Now, I’m not sure how a designated survivor is actually chosen, but if this TV series is any indication, it’s not done very logically.  Tom doesn’t come across as being forceful or overly capable.  He was a bespectacled paper-pusher whom the Secret Service had designated “Glasses.”  And evidently he wasn’t very good at that, seeing that the President was about to fire him.

Perhaps someone owed Tom a favor.  It does present the show with the opportunity to follow an underdog as he rises to a challenge.  In this case, Tom Kirkman has to hold the country together and track down those responsible for the bombing, while continuing to project a strong image both at home and abroad.

0317e5c32d81d9526cd94e7d2cdfbba3525cf8f8a91c33a9de5dd88624f1df44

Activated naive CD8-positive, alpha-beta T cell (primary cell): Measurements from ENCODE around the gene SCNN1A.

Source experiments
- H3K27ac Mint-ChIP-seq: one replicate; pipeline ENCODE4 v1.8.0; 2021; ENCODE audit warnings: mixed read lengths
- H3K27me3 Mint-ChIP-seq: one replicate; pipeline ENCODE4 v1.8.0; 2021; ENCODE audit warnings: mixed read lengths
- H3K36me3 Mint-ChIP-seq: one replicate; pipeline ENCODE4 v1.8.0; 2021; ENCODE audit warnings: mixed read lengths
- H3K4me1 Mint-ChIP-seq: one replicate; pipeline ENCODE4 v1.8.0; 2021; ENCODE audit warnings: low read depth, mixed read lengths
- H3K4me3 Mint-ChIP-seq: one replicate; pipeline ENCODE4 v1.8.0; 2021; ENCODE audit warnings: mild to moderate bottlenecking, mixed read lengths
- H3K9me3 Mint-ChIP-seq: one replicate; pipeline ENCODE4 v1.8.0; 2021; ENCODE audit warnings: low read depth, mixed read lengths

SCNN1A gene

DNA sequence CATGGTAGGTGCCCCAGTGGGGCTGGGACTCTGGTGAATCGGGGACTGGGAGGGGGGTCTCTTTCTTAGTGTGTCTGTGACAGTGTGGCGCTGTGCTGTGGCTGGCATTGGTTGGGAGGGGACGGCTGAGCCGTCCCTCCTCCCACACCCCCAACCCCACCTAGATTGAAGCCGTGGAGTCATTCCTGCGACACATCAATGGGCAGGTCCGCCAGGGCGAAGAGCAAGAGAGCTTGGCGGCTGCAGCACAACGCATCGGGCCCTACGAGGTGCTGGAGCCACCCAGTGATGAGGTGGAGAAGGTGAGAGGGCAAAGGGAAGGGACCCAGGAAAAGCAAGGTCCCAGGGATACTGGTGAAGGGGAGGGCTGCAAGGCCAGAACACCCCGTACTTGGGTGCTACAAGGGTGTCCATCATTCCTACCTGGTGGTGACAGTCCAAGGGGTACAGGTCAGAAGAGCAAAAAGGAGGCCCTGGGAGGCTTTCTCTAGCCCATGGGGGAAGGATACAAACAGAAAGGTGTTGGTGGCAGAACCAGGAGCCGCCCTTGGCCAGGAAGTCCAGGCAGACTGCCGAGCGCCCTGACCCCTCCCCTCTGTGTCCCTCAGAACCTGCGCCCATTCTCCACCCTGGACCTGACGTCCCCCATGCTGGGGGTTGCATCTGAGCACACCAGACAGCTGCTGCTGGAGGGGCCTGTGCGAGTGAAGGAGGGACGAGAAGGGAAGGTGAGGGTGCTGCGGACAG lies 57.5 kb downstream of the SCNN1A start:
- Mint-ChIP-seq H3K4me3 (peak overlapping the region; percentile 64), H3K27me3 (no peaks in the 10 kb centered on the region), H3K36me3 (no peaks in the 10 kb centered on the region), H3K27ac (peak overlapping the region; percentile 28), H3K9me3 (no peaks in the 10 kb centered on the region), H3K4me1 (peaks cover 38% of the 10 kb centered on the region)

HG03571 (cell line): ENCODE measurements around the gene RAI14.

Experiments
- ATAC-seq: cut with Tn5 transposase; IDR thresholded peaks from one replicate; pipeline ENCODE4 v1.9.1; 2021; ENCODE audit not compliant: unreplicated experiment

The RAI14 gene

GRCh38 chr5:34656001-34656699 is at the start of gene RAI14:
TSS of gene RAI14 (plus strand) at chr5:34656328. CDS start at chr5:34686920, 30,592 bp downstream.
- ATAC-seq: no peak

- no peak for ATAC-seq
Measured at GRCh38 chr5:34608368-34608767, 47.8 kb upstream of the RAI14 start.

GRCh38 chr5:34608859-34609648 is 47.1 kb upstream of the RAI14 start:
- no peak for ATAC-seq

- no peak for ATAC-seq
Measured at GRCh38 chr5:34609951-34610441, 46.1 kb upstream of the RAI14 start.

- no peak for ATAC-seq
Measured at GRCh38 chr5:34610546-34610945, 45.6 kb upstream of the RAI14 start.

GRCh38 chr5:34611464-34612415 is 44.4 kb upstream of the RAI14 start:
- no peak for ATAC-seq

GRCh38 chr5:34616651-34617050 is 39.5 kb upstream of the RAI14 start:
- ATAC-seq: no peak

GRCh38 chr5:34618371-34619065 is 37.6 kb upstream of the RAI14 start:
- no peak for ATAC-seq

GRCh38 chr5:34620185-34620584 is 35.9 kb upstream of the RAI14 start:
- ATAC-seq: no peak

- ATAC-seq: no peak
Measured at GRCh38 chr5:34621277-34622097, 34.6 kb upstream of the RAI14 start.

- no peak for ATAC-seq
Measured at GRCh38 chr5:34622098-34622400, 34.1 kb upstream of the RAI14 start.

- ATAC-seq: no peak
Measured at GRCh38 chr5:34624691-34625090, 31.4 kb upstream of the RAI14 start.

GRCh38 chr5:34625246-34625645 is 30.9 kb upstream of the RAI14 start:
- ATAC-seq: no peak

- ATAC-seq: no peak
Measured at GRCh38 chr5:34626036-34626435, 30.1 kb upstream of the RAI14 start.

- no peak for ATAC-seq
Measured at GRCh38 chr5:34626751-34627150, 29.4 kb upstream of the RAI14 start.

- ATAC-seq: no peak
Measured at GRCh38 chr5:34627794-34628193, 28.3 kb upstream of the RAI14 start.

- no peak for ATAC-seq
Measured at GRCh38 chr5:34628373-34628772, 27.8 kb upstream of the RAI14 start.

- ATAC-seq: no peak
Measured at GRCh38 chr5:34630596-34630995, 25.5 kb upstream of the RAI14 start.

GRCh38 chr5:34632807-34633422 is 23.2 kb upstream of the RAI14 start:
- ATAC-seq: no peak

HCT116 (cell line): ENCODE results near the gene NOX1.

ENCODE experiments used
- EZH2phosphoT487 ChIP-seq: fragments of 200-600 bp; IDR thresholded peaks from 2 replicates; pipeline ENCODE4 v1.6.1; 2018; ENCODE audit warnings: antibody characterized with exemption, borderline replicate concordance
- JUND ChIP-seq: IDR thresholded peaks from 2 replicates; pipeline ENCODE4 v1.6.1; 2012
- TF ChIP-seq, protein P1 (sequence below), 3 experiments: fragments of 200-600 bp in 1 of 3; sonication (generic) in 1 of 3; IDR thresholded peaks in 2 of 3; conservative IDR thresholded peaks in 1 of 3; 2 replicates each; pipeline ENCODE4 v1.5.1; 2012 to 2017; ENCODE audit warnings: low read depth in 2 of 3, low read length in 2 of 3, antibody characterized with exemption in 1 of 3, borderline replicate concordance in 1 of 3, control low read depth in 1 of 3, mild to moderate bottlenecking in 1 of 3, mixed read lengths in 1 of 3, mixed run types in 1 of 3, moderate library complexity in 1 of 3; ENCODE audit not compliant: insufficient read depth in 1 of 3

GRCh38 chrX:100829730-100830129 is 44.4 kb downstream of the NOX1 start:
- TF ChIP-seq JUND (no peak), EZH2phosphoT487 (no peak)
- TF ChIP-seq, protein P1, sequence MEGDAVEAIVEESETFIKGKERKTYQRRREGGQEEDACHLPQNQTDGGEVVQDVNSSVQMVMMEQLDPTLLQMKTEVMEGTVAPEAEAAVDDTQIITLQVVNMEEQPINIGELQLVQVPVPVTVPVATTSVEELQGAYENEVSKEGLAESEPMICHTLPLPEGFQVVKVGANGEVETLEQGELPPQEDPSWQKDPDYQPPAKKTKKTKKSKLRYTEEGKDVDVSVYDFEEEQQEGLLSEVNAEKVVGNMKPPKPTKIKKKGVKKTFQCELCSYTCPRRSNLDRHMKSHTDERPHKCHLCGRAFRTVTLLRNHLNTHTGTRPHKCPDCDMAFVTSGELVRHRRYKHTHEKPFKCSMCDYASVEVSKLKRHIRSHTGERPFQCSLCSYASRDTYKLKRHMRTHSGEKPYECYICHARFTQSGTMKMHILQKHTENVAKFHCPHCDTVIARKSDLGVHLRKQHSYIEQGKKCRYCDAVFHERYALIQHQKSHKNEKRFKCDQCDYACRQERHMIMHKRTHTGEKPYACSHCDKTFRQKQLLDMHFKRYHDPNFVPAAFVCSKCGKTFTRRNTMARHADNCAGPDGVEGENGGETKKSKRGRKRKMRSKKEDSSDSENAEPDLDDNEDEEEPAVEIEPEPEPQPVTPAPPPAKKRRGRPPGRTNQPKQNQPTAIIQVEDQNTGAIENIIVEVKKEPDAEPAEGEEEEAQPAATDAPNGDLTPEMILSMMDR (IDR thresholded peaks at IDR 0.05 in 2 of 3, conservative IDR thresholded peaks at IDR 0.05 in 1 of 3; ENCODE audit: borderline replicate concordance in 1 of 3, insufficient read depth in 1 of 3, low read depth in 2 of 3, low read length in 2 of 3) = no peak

Acting U.S.President Tom Kirkman (Kiefer Sutherland) cleaned up and dressed for success.

Tom’s wife Alex (Natascha McElhone) is an attorney, a strong woman who seems to have more faith in her husband than he has in himself.  It’s still to be seen how she’ll perform in the role of First Lady.  I see her as a combination of Jackie Kennedy and Hillary Clinton.

34521b1500000578-3596097-image-a-45_1463551221426

Alex Kirkman (Natascha McElhone) watches as her husband Tom (Kiefer Sutherland) is sworn in as Acting U.S. President.

The show failed, however, with the character of Leo Kirkman (Tanner Buchanan), Tom and Alex’s rebellious 16-year-old son.  After the bombing, the Secret Service began sesrching for Leo and found him selling drugs in a local nightclub.  (I don’t understand the need for network dramas to continually go the dysfunctional family route.)  Then there’s younger daughter Penny (Mckenna Grace), who appears more stable.  Of course she still hasn’t realized the seriousness of all that’s happened.